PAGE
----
IPMP3.0, Oregon State University, Copyright 2000



[Return to Interpreting Nematode Reports]

[Return to Nematode Management]

[Return to Nematode Sampling]

[Table of Contents]


Another, much more difficult, problem is that there are several methods with many variations that can be used to extract nematodes from soil and plant tissue. Any of these procedures may be used by the laboratory in question. Since no method is 100% efficient, the count reported is only some percentage of what was actually present in the sample. Few, if any, labs correct their reported counts for the extraction efficiency of the methods they use. Again, this is generally not a big problem if you use the same lab all the time and learn to interpret the counts you get (however, they are determined) from that lab. The problem originates, as before, if you switch labs, try to compare labs with one another or try to relate counts you receive with those reported in the literature.

The most important factors which can influence extraction efficiency include:

1) Method used: i.e. Baermann Funnel vs Density Centrifugation etc.

Baermann funnel extraction takes longer but only recovers live nematodes. Density centrifugation is faster but extracts living and dead nematodes. Some interpretation of dead nematodes may be necessary since only "live" nematodes in the field are capable of damaging crops. Dead nematodes found in samples from established mint probably represent nematodes which died just before or after the sample was taken and, thus, can be included with live nematodes in making a population estimate. Dead nematodes are excellent resources for soil microbes and decompose quickly. Few products are put on mint that would substantially reduce microbial activity.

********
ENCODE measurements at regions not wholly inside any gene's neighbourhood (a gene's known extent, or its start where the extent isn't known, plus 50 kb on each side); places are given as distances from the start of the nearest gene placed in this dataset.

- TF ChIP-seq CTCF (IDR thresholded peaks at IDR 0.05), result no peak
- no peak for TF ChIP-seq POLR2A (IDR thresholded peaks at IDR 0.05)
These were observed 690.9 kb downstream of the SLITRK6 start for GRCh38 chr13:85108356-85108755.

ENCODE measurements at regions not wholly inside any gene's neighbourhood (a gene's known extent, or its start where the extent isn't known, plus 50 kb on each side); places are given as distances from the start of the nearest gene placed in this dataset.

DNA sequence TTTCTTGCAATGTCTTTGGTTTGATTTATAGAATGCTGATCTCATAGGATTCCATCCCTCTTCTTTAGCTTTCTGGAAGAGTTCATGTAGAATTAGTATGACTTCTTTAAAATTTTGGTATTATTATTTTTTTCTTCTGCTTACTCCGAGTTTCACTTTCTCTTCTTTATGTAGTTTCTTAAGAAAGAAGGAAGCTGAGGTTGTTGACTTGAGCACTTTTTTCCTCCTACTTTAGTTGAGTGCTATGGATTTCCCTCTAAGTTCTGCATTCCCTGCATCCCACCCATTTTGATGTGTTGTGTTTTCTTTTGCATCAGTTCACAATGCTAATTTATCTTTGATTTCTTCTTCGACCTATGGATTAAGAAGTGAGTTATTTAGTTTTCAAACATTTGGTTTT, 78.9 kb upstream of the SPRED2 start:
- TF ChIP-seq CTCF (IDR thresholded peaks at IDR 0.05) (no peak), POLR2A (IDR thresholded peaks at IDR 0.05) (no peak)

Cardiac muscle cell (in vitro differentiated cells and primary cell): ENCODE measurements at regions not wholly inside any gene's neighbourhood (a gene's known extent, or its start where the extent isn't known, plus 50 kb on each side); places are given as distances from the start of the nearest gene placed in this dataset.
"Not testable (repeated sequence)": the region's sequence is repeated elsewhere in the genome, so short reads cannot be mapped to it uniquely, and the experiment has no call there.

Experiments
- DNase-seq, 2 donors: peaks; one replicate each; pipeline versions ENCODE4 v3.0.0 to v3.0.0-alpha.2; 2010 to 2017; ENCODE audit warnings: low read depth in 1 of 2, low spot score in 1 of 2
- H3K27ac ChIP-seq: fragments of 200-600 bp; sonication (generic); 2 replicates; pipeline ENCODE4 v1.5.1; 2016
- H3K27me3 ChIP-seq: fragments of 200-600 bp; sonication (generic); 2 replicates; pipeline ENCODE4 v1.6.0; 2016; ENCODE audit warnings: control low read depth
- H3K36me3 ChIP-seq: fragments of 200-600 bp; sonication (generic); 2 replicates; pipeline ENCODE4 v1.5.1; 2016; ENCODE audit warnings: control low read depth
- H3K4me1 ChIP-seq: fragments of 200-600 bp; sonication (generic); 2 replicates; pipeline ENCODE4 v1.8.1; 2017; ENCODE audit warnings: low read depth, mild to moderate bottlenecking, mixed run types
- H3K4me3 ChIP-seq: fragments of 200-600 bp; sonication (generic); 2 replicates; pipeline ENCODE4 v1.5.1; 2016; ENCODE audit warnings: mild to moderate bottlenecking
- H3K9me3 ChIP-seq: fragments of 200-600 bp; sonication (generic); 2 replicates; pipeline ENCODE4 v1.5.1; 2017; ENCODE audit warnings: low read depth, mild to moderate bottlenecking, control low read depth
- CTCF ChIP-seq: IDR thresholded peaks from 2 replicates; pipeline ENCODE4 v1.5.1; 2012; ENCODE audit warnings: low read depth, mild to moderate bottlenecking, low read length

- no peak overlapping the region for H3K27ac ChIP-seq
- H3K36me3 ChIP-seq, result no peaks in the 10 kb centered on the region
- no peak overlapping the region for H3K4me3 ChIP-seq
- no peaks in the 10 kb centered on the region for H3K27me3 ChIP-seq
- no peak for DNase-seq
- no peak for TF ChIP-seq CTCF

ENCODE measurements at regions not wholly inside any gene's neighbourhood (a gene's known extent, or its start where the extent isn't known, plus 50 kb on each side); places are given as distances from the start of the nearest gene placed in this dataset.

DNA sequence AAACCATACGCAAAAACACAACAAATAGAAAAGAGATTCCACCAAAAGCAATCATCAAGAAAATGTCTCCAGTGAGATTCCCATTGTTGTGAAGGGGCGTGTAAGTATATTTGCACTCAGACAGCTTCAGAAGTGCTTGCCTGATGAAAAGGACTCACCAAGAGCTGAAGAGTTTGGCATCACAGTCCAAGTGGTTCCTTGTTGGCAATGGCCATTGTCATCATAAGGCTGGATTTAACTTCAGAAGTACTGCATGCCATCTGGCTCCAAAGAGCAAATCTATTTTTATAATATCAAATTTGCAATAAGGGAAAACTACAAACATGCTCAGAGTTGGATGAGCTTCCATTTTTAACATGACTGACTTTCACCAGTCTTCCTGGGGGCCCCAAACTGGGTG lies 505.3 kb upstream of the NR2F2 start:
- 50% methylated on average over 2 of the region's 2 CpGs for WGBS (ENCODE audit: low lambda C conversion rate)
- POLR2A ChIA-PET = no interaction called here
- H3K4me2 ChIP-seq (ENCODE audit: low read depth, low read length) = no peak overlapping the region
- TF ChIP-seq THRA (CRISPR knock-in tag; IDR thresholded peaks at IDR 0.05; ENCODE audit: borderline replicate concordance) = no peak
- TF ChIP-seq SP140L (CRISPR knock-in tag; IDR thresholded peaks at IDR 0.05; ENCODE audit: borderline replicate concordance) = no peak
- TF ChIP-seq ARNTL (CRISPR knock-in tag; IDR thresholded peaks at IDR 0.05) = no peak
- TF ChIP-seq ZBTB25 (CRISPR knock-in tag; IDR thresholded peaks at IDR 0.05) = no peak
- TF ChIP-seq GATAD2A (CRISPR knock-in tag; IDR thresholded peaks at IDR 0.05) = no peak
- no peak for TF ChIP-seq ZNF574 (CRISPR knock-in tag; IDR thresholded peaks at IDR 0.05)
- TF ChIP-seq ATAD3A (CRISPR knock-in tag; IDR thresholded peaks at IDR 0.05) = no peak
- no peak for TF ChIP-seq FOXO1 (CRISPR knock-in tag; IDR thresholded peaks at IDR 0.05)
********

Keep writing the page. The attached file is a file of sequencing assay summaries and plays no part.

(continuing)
2) Duration of extraction period

Some labs specialize in rapid turnaround of test reports back to the submitter. Centrifugation techniques can extract nematodes from soil more rapidly than Baermann funnel methods, but there is no way to adequately speed the extraction of nematodes from roots. Roots extracted for only one day will only yield about 10% of the number of nematodes recovered if roots are extracted for one week.

3) Soil Type

In general, efficiency of extraction is higher in lighter soils than in heavy soils.

4) Nematode Species

Some species are more efficiently extracted by one method and other species are more efficiently extracted by another method.

5) How sample was handled prior to extraction

How a sample is handled after it is removed from the field can substantially influence the recovery of nematodes present in the sample. If an extraction procedure requires nematodes to be alive to be recovered and the sample is handled improperly (see section on sampling), so that nematodes die before extraction, the lab will report a number that is an underestimate of what was in the field.